Et puis repart pour regagner l’Intérieur
Mais dans le train la fleur se fane et Lou pensive
S’en va chez la fleuriste en arrivant :
« Ces rares fleurs… j’en vais rêvant
Elles sont si rares, Madame
Que je n’en tiens plus, sur mon âme !»
La fleuriste s’exprime ainsi
Et Lou dut se contenter d’un souci
Que lui refuse
Sans lui donner d’excuse
Le directeur (un personnage réussi)
Des serres de la ville
de Paris
malgré tous les pleurs et les cris
De Lou qui dut jeter cette fleur inutile.
Et Lou du
Vilain personnage
Quittant le bureau, dut
Entreprendre à rebours l’horticole voyage.

Je crois qu’il est sage
De nous arrêter
À la morale suivante… sans insister !

Des Lous et des fleurs il ne faut discuter
Et je n’en dis pas davantage

Guillaume Apollinaire
(1880 – 1918)
Les fleurs rares
Poèmes à Lou
1915

• fleursdumal.nl magazine

More in: *Concrete + Visual Poetry A-E, Apollinaire, Guillaume, Archive A-B, Archive A-B, Guillaume Apollinaire


Diana Anphimiadi: Why I No Longer Write Poems

Diana Anphimiadi is a poet, publicist, linguist and teacher. She has published four collections of poetry in Georgian: Shokoladi (Chocolate, 2008), Konspecturi Mitologia (Resumé of Mythology, 2009), Alhlokhedvis Traektoria (Trajectory of the Short-Sighted, 2012) and Chrdilis Amoch’ra (Cutting the Shadow, 2015).

Her poetry has received prestigious awards, including first prize in the 2008 Tsero (Crane Award) and the Saba Prize for the best first collection in 2009. Her chapbook, Beginning to Speak, was published in 2018 by the Poetry Translation Centre, and Why I No Longer Write Poems, the first full-length Georgian-English selection of her poetry, is published by Bloodaxe Books with the Poetry Translation Centre in 2022, both titles translated by Natalia Bukia-Peters and Jean Sprackland.
Diana Anphimiadi lives in Tblisi with her son.

The poems in this selection have been collaboratively translated into English by the leading Georgian translator Natalia Bukia-Peters and award-winning British poet Jean Sprackland. A chapbook selection of their translations of Anphimiadi’s work, Beginning to Speak, was published in 2018 and praised by Adham Smart in Modern Poetry in Translation for capturing the ‘electricity of Anphimiadi’s language’ which ‘crackles from one poem to the next in Bukia-Peters and Sprackland’s fine translation’.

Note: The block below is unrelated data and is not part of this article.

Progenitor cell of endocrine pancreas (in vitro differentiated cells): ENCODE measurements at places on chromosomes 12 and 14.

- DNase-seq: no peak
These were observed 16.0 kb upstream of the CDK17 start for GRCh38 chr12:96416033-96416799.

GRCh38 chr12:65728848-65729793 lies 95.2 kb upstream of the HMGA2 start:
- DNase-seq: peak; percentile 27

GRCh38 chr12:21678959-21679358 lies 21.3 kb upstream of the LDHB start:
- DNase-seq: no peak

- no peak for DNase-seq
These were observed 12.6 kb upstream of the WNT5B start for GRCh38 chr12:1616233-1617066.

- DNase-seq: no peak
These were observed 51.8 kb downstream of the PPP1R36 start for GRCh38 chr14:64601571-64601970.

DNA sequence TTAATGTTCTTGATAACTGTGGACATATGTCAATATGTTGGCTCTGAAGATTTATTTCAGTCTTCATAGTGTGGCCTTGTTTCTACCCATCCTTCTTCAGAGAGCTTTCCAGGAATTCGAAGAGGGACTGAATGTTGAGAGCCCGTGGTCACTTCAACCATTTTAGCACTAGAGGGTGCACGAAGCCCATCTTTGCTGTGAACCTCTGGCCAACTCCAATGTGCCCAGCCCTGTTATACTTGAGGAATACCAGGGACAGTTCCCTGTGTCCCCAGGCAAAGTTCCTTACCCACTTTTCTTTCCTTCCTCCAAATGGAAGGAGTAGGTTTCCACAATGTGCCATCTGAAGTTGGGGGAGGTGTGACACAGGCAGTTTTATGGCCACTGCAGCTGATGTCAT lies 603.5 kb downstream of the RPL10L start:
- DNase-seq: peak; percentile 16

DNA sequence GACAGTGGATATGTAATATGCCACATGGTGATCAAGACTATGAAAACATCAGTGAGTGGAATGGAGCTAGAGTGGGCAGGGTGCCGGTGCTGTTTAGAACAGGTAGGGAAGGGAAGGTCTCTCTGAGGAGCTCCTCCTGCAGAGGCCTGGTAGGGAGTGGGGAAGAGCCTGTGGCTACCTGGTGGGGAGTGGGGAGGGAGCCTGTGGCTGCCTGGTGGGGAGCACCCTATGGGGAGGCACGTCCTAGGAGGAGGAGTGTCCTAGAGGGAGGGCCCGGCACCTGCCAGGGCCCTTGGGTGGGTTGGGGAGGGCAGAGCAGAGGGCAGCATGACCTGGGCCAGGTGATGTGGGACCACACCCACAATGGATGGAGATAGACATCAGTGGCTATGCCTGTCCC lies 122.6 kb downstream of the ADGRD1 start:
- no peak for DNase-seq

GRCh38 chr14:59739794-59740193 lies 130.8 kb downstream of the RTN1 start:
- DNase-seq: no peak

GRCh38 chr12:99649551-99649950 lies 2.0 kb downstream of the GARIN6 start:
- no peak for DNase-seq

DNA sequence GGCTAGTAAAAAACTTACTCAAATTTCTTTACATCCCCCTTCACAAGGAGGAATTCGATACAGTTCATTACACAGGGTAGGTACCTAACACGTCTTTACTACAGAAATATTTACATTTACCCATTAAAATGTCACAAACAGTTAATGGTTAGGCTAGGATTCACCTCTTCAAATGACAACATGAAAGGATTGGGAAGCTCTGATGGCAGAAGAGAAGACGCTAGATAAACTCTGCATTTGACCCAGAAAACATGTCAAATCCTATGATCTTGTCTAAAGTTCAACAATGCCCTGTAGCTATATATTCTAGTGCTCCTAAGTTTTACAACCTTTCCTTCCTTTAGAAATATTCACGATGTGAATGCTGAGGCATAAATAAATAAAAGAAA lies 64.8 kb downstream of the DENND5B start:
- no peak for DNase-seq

#new poetry
Diana Anphimiadi
Why I No Longer Write Poems
Translated by Jean Sprackland & Natalia Bukia-Peters
Publication Date : 24 Feb 2022
Winner English PEN Award
Paperback
Pages: 160
Size: 216 x 138mm
Bloodaxe Books Ltd
ISBN: 9781780375472
£12.99

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More in: #Editors Choice Archiv, - Book News, - Bookstores, Archive A-B, Archive A-B, Jean Genet


Antonin Artaud: Poème Révolte contre la poésie

 

Poème Révolte contre la poésie

Nous n’avons jamais écrit qu’avec la mise en incarnation de l’âme,
mais elle était déjà faite, et pas par nous-mêmes,
quand nous sommes entrés dans la poésie.
Le poète qui écrit s’adresse au Verbe et le Verbe a ses lois.
Il est dans l’inconscient du poète de croire automatiquement à ces lois.
Il se croit libre et il ne l’est pas.

Antonin Artaud
(1896 – 1948)
Poème Révolte contre la poésie

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More in: Antonin Artaud, Archive A-B, Archive A-B, Artaud, Antonin


She Walks in Beauty by Lord Byron

 

She Walks in Beauty

She walks in beauty, like the night
Of cloudless climes and starry skies;
And all that’s best of dark and bright
Meet in her aspect and her eyes:
Thus mellow’d to that tender light
Which heaven to gaudy day denies.

One shade the more, one ray the less,
Had half impair’d the nameless grace
Which waves in every raven tress,
Or softly lightens o’er her face;
Where thoughts serenely sweet express
How pure, how dear their dwelling-place.

And on that cheek, and o’er that brow,
So soft, so calm, yet eloquent,
The smiles that win, the tints that glow,
But tell of days in goodness spent,